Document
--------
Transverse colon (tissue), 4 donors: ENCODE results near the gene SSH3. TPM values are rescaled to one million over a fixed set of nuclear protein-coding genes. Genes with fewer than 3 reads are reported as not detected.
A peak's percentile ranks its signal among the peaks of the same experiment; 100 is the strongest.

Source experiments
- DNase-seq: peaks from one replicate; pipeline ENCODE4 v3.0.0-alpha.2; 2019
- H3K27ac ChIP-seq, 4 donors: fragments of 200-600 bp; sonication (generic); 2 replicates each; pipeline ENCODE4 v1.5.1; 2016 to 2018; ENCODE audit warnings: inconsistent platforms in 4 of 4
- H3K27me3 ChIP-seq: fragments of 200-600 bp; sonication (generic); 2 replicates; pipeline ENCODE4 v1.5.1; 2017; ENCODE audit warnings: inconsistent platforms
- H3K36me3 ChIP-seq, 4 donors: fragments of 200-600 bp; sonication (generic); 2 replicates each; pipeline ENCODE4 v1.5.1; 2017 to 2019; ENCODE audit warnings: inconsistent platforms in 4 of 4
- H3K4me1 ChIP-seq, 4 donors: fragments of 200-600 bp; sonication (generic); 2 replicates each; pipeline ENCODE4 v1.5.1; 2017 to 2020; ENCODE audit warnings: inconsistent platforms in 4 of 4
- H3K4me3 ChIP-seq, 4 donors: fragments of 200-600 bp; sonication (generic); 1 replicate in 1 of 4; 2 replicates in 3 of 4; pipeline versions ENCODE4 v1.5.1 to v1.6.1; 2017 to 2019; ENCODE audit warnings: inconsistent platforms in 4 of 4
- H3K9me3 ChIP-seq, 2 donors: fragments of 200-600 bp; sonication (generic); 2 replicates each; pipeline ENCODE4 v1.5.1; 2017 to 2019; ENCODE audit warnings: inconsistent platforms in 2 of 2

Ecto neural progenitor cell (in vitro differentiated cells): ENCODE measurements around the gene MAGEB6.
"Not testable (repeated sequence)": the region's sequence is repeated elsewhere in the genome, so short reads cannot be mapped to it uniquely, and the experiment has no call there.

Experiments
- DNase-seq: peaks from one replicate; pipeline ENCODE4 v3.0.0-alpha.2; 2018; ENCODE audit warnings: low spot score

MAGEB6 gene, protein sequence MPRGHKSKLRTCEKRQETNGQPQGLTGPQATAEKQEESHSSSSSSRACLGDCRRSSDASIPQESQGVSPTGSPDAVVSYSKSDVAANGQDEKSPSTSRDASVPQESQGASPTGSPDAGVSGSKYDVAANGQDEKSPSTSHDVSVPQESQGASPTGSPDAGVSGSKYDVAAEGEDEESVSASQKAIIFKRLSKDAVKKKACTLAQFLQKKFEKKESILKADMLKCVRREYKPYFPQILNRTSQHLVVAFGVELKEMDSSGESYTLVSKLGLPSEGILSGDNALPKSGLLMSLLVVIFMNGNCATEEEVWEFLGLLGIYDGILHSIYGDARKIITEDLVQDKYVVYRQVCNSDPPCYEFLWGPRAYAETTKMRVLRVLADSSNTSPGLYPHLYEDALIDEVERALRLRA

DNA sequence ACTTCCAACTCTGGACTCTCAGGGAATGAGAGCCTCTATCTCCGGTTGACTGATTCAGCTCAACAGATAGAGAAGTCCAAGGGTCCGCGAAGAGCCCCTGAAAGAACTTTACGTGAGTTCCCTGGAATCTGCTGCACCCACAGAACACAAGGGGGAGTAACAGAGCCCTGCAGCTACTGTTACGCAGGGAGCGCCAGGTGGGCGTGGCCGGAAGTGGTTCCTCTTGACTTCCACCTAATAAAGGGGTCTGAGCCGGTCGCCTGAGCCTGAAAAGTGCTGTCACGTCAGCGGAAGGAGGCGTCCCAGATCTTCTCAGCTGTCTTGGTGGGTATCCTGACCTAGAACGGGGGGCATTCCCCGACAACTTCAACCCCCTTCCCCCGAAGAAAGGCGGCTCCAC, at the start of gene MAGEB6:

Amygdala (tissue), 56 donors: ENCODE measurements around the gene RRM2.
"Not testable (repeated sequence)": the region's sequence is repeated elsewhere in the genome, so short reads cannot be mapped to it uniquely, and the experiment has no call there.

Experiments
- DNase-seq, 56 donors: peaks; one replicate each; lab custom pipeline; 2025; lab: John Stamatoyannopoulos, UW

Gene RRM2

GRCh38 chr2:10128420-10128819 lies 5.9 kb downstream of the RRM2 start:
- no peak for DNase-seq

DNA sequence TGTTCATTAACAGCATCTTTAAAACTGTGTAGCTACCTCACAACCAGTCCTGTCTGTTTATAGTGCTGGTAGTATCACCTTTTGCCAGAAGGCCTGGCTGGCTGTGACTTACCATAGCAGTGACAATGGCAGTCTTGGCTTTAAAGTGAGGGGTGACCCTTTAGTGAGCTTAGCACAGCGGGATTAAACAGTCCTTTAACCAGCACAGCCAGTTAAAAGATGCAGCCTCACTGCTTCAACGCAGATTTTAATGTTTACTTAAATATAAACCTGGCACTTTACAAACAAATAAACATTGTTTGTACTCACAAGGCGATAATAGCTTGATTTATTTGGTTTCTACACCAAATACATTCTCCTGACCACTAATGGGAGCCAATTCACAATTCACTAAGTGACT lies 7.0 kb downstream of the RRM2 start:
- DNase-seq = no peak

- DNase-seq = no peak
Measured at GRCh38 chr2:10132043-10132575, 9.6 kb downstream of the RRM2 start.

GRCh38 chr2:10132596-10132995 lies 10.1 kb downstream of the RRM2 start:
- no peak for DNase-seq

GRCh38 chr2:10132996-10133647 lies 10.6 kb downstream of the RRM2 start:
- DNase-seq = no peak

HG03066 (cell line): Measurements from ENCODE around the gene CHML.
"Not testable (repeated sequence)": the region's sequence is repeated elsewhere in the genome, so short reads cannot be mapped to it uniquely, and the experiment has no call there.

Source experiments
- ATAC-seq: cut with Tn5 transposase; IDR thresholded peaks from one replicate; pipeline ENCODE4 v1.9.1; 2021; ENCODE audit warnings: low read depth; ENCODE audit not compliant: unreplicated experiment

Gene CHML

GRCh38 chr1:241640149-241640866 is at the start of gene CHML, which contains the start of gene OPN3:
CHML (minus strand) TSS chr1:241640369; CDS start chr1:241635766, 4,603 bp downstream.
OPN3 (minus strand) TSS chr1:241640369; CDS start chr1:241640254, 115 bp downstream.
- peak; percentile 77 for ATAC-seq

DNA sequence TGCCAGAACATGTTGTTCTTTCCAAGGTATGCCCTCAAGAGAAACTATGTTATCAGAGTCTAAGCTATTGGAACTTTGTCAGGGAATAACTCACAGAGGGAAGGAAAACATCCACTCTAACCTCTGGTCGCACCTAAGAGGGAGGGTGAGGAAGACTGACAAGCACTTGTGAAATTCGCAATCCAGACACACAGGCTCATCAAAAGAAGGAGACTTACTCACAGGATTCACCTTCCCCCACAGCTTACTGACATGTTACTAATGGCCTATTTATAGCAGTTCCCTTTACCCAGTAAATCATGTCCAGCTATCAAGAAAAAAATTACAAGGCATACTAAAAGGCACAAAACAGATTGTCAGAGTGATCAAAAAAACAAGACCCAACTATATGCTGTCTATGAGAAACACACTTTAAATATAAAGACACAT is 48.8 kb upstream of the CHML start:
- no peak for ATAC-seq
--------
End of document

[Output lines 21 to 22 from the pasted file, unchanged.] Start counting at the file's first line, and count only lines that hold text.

Gene RRM2

GRCh38 chr2:10128420-10128819 lies 5.9 kb downstream of the RRM2 start: